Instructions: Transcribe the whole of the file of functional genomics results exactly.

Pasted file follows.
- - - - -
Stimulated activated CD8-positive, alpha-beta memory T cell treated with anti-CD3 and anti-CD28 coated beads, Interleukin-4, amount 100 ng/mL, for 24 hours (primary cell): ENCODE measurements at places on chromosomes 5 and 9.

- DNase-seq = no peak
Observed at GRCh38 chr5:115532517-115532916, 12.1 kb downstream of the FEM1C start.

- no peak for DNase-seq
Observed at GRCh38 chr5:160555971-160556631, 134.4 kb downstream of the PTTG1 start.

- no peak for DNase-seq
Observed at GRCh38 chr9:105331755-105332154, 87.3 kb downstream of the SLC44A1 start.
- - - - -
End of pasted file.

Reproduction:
Stimulated activated CD8-positive, alpha-beta memory T cell treated with anti-CD3 and anti-CD28 coated beads, Interleukin-4, amount 100 ng/mL, for 24 hours (primary cell): ENCODE measurements at places on chromosomes 5 and 9.

- DNase-seq = no peak
Observed at GRCh38 chr5:115532517-115532916, 12.1 kb downstream of the FEM1C start.

- no peak for DNase-seq
Observed at GRCh38 chr5:160555971-160556631, 134.4 kb downstream of the PTTG1 start.

- no peak for DNase-seq
Observed at GRCh38 chr9:105331755-105332154, 87.3 kb downstream of the SLC44A1 start.